RICHMOND, Va. — Responding to numerous reports of low-flying aircraft harassing property owners throughout Central Virginia in August 2020, The Rutherford Institute has filed a Freedom of Information Act (FOIA) request with the Virginia State Police (VSP) seeking information about its aerial surveillance program in order to determine whether the state is complying with Fourth Amendment restrictions on the use of aircraft to spy upon citizens. As part of its FOIA request, Institute attorneys are asking the VSP to turn over records, documents and other information relating to its flyovers and aerial surveillance programs in six Central Virginia counties, including specifying specific incidents of flyovers, the aircraft and on-board equipment used during these operations, and the laws and policies VSP acts under in conducting aerial surveillance. While the Fourth Amendment allows law enforcement to conduct naked-eye observations of private property during ordinary flyovers, the Constitution forbids unusually low flyovers or the use of high-tech sight-enhancing equipment for aerial searches.
“Incredibly, merely growing a vegetable garden on your own property, or in a greenhouse on your property, could get you flagged by these aerial and ground surveillance teams for a drug raid by a SWAT team,” said constitutional attorney John W. Whitehead, president of The Rutherford Institute and author of Battlefield America: The War on the American People. “These sweeps, which have become regular occurrences across the country, are part of a multi-million dollar government program that sends local police, state police and the Army National Guard along with expensive military helicopters—out on exploratory sorties in order to uncover marijuana growing operations, even in states where it’s legal to grow marijuana.”
In 2012, The Rutherford Institute came to the defense of a 54-year-old Virginia resident after a SWAT team-like raid, aided by military helicopter surveillance and acting without a search warrant, allegedly found two marijuana stalks growing among weeds on his 39-acre property.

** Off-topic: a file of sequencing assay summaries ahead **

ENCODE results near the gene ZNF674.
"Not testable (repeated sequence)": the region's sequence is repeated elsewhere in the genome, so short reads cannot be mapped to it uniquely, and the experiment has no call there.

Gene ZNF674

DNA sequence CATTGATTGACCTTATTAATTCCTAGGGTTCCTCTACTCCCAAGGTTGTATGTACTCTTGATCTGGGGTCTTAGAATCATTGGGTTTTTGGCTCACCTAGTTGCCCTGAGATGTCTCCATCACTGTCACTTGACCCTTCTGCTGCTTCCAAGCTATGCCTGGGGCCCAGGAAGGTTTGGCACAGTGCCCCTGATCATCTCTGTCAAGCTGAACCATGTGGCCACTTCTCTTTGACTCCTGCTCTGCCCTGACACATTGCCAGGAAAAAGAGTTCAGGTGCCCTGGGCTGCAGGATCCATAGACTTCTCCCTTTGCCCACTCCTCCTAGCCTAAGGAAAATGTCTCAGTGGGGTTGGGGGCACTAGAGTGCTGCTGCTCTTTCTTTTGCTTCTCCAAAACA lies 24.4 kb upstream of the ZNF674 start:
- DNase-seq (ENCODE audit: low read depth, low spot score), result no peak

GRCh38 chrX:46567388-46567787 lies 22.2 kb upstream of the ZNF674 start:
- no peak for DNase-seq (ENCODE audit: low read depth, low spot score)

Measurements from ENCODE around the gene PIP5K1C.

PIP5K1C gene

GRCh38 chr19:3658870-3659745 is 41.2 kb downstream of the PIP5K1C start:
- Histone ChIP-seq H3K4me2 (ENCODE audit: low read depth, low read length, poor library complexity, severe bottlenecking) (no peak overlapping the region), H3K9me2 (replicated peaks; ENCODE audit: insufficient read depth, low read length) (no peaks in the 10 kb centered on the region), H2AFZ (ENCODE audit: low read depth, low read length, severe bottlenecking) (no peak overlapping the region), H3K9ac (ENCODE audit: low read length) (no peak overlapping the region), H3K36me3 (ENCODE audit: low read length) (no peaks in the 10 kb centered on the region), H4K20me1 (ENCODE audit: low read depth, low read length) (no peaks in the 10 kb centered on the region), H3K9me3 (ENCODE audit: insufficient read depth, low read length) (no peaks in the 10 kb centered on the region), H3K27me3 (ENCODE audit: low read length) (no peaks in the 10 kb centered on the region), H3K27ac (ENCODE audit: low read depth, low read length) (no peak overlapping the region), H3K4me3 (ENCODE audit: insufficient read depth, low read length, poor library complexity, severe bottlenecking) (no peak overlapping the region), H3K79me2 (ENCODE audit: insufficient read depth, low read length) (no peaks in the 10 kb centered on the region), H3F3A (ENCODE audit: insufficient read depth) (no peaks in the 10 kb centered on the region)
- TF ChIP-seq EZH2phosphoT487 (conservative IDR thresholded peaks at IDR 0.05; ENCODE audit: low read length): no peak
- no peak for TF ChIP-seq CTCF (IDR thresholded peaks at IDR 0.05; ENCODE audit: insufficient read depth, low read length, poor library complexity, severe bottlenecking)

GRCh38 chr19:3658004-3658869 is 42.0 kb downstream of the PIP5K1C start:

In August 2020, numerous reports began circulating on social media of unusual activity by aircraft in the skies over Albemarle, Greene and other Central Virginia counties.
Residents reported helicopters at unusually low altitudes over their property and hovering for extended periods of time for the apparent purpose of observing conditions and activities on the ground.
One property owner reported that not long after aircraft began buzzing her rural property for several minutes, a convoy of law enforcement vehicles rolled up to her house to examine the plants she was growing.
When the police found nothing illegal, they complimented her on the condition of her tomatoes and left.
In late August, a joint operation of the VSP and county sheriff’s office made a seizure of marijuana after a helicopter was used to spot marijuana plants growing on property in Greene County.
Although the U.S. Supreme Court has ruled that police may conduct warrantless aerial surveillance of private property and use observations as the basis for searching the property, it has also found surveillance aircraft may not fly lower than the altitude of normal commercial aircraft.
Additionally, police may not use sophisticated equipment that enhance the ability of airborne personnel to identify objects on the ground.
In its FOIA request to the VSP, The Rutherford Institute is seeking information about the VSP’s use of aerial surveillance in the Counties of Albemarle, Fluvanna, Greene, Louisa, Madison and Orange, to determine if the VSP is violating the Fourth Amendment.
The Rutherford Institute, a nonprofit civil liberties organization, defends individuals whose constitutional rights have been violated and educates the public about threats to their freedoms.
Article posted with permission from John Whitehead
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